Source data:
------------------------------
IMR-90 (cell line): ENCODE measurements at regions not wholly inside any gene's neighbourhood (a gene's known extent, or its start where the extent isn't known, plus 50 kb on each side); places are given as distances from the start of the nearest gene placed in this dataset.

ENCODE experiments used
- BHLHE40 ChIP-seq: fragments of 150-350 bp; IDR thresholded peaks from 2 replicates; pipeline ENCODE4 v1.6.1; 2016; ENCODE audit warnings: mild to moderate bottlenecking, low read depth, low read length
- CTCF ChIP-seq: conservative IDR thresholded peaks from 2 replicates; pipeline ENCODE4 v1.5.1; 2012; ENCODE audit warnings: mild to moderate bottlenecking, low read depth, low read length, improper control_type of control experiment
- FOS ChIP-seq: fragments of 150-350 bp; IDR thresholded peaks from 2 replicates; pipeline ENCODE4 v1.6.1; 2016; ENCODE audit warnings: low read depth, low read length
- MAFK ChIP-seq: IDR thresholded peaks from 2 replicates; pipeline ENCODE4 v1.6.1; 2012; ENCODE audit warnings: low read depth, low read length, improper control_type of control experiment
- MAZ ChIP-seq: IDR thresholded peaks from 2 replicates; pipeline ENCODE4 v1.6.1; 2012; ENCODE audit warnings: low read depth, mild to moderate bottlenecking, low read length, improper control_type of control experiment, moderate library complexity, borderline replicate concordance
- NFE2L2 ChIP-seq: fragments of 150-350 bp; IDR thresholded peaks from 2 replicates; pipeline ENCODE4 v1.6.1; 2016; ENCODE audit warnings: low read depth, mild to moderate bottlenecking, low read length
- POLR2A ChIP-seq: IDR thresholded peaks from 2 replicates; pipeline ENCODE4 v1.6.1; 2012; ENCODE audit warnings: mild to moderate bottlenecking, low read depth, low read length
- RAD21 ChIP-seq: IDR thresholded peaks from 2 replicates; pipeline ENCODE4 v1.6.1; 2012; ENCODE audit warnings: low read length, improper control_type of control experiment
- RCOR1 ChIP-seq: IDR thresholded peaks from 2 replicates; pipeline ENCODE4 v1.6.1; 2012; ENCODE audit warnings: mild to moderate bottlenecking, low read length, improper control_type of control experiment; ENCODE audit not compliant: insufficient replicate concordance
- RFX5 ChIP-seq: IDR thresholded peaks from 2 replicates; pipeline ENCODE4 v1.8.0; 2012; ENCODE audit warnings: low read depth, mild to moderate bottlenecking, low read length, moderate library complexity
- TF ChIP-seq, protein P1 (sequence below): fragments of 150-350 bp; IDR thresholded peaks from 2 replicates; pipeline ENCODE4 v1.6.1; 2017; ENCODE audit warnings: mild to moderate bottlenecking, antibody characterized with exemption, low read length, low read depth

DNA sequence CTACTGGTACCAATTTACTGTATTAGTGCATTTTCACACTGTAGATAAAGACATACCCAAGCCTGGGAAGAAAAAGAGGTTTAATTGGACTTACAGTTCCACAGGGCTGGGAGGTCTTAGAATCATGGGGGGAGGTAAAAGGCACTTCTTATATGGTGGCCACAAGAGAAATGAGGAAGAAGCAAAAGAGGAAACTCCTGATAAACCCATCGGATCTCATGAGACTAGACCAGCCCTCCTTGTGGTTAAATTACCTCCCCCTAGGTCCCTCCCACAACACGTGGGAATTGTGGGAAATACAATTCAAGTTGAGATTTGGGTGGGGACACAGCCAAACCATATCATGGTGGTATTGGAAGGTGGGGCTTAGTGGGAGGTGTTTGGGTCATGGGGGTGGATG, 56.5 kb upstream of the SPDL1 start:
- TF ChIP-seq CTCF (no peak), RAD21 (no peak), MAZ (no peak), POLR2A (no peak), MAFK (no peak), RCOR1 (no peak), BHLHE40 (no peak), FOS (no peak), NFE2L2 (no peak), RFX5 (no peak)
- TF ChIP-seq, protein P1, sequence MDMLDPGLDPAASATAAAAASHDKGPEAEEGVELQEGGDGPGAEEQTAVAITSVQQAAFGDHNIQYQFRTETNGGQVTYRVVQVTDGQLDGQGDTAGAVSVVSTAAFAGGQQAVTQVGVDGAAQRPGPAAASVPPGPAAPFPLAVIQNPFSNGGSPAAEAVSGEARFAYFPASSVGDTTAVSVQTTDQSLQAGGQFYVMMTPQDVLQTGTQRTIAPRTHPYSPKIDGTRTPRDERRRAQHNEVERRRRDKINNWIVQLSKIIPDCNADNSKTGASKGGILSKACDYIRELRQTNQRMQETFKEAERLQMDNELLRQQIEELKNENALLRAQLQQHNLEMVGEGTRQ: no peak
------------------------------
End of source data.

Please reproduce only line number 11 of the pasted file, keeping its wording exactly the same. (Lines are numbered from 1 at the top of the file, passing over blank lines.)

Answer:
- RCOR1 ChIP-seq: IDR thresholded peaks from 2 replicates; pipeline ENCODE4 v1.6.1; 2012; ENCODE audit warnings: mild to moderate bottlenecking, low read length, improper control_type of control experiment; ENCODE audit not compliant: insufficient replicate concordance